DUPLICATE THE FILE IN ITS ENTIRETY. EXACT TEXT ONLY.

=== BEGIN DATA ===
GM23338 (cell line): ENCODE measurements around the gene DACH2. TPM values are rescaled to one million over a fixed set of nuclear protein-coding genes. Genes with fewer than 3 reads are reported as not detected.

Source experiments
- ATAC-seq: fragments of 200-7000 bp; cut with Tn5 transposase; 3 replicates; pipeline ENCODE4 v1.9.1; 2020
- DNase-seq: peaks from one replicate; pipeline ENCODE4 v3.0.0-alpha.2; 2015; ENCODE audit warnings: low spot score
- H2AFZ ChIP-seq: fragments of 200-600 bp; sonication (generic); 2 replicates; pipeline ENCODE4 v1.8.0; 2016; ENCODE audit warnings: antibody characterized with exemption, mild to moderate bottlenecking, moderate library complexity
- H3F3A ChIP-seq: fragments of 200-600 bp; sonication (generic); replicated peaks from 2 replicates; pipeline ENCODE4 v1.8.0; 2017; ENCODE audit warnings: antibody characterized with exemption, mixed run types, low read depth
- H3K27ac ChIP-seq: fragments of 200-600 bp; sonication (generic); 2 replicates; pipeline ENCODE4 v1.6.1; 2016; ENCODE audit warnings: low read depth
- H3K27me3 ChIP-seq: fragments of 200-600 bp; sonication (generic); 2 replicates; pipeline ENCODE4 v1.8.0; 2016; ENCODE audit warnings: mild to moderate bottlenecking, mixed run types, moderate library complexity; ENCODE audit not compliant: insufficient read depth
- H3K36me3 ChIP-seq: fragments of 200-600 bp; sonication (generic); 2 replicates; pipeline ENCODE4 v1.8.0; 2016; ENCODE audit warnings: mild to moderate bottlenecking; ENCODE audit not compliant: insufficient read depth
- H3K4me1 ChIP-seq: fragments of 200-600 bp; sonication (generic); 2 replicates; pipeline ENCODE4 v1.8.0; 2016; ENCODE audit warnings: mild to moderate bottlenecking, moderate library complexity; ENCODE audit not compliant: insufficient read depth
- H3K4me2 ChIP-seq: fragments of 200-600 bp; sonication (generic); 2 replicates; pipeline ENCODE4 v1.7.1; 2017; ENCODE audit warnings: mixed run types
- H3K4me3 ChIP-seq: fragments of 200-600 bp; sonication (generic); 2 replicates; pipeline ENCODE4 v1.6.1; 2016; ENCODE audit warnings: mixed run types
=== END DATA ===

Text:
GM23338 (cell line): ENCODE measurements around the gene DACH2. TPM values are rescaled to one million over a fixed set of nuclear protein-coding genes. Genes with fewer than 3 reads are reported as not detected.

Source experiments
- ATAC-seq: fragments of 200-7000 bp; cut with Tn5 transposase; 3 replicates; pipeline ENCODE4 v1.9.1; 2020
- DNase-seq: peaks from one replicate; pipeline ENCODE4 v3.0.0-alpha.2; 2015; ENCODE audit warnings: low spot score
- H2AFZ ChIP-seq: fragments of 200-600 bp; sonication (generic); 2 replicates; pipeline ENCODE4 v1.8.0; 2016; ENCODE audit warnings: antibody characterized with exemption, mild to moderate bottlenecking, moderate library complexity
- H3F3A ChIP-seq: fragments of 200-600 bp; sonication (generic); replicated peaks from 2 replicates; pipeline ENCODE4 v1.8.0; 2017; ENCODE audit warnings: antibody characterized with exemption, mixed run types, low read depth
- H3K27ac ChIP-seq: fragments of 200-600 bp; sonication (generic); 2 replicates; pipeline ENCODE4 v1.6.1; 2016; ENCODE audit warnings: low read depth
- H3K27me3 ChIP-seq: fragments of 200-600 bp; sonication (generic); 2 replicates; pipeline ENCODE4 v1.8.0; 2016; ENCODE audit warnings: mild to moderate bottlenecking, mixed run types, moderate library complexity; ENCODE audit not compliant: insufficient read depth
- H3K36me3 ChIP-seq: fragments of 200-600 bp; sonication (generic); 2 replicates; pipeline ENCODE4 v1.8.0; 2016; ENCODE audit warnings: mild to moderate bottlenecking; ENCODE audit not compliant: insufficient read depth
- H3K4me1 ChIP-seq: fragments of 200-600 bp; sonication (generic); 2 replicates; pipeline ENCODE4 v1.8.0; 2016; ENCODE audit warnings: mild to moderate bottlenecking, moderate library complexity; ENCODE audit not compliant: insufficient read depth
- H3K4me2 ChIP-seq: fragments of 200-600 bp; sonication (generic); 2 replicates; pipeline ENCODE4 v1.7.1; 2017; ENCODE audit warnings: mixed run types
- H3K4me3 ChIP-seq: fragments of 200-600 bp; sonication (generic); 2 replicates; pipeline ENCODE4 v1.6.1; 2016; ENCODE audit warnings: mixed run types